Less than a week away from the announcement of the 2017 British and Irish Lions squad and something of a captaincy dilemma has arisen for Lions boss Warren Gatland.
It has long been assumed that Wales captain Alun Wyn Jones or former Wales captain Sam Warburton, would be named by Gatland as the man to lead the Lions on the soil of the double-defending world champions New Zealand.
The problem facing the head coach is that both men are now injured, Jones with a shoulder problem and Warburton with a knee ligament issue. Should they manage to recover in time to make the trip south this summer, they will asked to test their freshly healed wounds against some of the toughest opponents in world rugby.
Best case, all will be fine and the time off will have allowed both men to rest up and be fresh for the tour. Worst case, neither make the plane or suffer a relapse before the first All Blacks test.
What then for Gatland? Who will lead the Lions? While Ireland’s Rory Best appears to be next in line for the role, there has been the ongoing debate over whether England’s Owen Farrell should be given the honour.
As a vice-captain for England during the recently concluded Six Nations, Farrell is not unfamiliar to the role of leadership. However, to date he has primarily led through his actions, carrying ball and kicking points.
Still only 25, he has amassed over 50 caps for England and toured with the Lions four years ago so he is not left wanting on experience. The major issue for Farrell is that he has still yet to demonstrate the temperament for leadership, despite his experience.
Yes, he can win games and is a formidable presence in the back line. Yes, he can inspire through his actions. Despite these admirable qualities however, he can also find himself courting the wrong side of the referee all too frequently.
As recently as two weeks ago, the Saracens star got into a scrap with Glasgow’s Ryan Wilson during their Champions Cup clash.
Prior to this incident, Farrell was seen on more than one occasion getting involved in some unsavoury and, questionably, unsportsmanlike afters with Ireland’s Johnny Sexton during the final game of the Six Nations.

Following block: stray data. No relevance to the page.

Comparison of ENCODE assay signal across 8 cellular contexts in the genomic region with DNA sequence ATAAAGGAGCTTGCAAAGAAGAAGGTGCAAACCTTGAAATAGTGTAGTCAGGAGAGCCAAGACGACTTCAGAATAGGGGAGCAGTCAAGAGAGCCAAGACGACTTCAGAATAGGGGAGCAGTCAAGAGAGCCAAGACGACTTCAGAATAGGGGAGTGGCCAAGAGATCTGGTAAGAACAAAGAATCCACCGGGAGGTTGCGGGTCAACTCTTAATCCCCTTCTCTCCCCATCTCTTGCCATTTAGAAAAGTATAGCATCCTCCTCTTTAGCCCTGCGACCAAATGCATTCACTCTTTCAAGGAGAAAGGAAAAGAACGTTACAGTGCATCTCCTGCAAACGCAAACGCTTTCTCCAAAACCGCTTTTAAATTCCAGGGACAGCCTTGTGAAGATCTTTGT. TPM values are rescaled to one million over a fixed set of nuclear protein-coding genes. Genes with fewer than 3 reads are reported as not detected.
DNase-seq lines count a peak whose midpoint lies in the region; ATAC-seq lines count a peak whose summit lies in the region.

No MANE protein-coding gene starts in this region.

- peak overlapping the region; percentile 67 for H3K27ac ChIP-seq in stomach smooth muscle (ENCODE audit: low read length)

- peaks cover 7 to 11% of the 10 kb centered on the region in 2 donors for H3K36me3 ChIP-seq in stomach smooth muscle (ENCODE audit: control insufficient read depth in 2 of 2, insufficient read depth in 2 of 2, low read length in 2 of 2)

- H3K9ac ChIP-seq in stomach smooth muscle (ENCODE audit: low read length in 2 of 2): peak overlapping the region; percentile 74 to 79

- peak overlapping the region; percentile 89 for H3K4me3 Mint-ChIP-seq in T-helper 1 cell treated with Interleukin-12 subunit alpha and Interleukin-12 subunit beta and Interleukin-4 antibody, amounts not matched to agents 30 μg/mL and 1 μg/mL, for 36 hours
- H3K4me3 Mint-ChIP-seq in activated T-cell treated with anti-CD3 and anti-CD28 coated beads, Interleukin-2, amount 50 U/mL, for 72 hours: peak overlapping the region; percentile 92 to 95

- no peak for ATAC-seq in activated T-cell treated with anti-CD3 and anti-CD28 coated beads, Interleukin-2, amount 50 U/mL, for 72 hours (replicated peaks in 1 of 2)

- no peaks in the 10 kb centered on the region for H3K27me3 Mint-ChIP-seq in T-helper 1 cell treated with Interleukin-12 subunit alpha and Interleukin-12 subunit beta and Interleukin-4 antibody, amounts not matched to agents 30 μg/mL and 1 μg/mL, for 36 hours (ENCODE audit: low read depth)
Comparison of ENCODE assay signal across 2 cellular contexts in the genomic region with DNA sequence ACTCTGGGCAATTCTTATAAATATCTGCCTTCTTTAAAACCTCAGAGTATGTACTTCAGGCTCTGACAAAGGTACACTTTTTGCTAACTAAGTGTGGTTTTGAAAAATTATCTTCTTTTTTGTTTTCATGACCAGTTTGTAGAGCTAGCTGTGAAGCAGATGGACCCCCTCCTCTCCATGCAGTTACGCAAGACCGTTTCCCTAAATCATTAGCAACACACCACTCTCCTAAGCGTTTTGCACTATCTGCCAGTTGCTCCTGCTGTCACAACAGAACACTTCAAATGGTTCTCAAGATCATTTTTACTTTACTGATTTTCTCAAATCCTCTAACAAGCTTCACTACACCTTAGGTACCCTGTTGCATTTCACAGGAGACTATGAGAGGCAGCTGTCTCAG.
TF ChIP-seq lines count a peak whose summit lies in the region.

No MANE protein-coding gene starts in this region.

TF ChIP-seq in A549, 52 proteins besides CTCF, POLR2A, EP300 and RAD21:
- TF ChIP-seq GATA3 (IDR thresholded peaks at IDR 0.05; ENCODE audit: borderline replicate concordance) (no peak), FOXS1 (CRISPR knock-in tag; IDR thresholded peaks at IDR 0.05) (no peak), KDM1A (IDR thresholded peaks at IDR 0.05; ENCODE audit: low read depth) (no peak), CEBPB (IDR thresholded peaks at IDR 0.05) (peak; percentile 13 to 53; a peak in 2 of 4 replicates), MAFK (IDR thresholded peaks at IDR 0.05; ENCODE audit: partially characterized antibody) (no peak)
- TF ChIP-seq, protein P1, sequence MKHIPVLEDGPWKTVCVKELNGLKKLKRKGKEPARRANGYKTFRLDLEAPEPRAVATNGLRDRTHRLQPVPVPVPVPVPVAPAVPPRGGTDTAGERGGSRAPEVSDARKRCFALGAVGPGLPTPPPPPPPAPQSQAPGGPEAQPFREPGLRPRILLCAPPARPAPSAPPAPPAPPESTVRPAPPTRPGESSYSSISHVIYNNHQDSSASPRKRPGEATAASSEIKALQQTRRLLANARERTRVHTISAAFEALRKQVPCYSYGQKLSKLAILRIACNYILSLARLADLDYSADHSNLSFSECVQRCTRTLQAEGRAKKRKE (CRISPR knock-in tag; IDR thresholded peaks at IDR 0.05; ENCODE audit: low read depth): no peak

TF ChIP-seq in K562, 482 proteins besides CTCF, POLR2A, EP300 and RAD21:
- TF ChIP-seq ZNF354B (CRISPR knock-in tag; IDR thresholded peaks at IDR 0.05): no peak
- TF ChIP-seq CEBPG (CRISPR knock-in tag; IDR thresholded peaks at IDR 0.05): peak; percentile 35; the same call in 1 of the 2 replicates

Going back further, there are numerous incidents that involve the Englishman, including ironically, a fight with Schalk Brits back in 2013 when the Lions faced the Barbarians in Hong Kong.
Ultimately, these are not the antics of a leader, especially a leader of the Lions. Looking at the other prospective picks for the role this summer, you simply don’t see Jones, Warburton or Best getting involved in unnecessary moments as frequently as Farrell.
That is not to say they are shrinking violets, far from it. Instead, they appear to grasp the concept that having a positive relationship with the referee can be of benefit to a side.
Fighting and engaging in unnecessary afters, as Farrell has a tendency to do, will carry no favours with the referee.
Against New Zealand, the Lions will need to apply measured aggression and intensity. They were born into a brand of rugby that is more physical and unforgiving than their northern hemisphere counterparts. That is why they are so hard to beat.
Cool heads will be needed more than ever if Warren Gatland wants to repeat the heroics of four years ago and claim a famous test series victory this summer.
Gary Brennan, Pundit Arena